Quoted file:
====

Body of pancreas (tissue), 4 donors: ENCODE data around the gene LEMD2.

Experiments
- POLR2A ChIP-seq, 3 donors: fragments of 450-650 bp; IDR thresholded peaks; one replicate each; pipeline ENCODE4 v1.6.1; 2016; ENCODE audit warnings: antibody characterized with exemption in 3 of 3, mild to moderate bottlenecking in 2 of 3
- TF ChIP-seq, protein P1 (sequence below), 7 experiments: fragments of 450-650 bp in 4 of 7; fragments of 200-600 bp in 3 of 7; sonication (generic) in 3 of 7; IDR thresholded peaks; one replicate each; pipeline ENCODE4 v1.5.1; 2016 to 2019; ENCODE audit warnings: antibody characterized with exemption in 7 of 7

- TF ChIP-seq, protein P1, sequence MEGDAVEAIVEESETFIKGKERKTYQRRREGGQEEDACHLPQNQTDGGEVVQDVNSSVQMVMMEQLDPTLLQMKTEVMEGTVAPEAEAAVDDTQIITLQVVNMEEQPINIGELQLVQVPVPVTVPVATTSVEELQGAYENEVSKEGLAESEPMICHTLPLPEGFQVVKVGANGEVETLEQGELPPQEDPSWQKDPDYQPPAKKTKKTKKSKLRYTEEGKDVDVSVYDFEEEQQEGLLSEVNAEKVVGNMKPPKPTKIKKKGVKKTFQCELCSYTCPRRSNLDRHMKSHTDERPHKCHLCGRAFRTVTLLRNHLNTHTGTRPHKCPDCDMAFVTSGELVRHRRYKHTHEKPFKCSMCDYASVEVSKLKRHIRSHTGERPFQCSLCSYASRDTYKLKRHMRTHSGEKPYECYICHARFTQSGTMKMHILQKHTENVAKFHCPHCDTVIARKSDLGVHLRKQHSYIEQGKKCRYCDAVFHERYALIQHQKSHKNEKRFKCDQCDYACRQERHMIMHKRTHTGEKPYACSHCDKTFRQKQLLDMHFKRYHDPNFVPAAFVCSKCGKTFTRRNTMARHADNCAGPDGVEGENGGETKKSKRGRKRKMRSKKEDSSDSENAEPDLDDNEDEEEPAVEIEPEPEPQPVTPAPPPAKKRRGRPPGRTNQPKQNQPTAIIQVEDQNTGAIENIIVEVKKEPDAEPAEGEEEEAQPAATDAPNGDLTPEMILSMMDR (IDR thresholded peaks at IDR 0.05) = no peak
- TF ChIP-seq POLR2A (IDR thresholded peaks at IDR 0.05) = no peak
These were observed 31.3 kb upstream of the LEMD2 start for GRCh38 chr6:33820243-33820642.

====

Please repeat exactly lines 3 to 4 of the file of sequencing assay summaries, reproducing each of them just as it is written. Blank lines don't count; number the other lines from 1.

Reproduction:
- POLR2A ChIP-seq, 3 donors: fragments of 450-650 bp; IDR thresholded peaks; one replicate each; pipeline ENCODE4 v1.6.1; 2016; ENCODE audit warnings: antibody characterized with exemption in 3 of 3, mild to moderate bottlenecking in 2 of 3
- TF ChIP-seq, protein P1 (sequence below), 7 experiments: fragments of 450-650 bp in 4 of 7; fragments of 200-600 bp in 3 of 7; sonication (generic) in 3 of 7; IDR thresholded peaks; one replicate each; pipeline ENCODE4 v1.5.1; 2016 to 2019; ENCODE audit warnings: antibody characterized with exemption in 7 of 7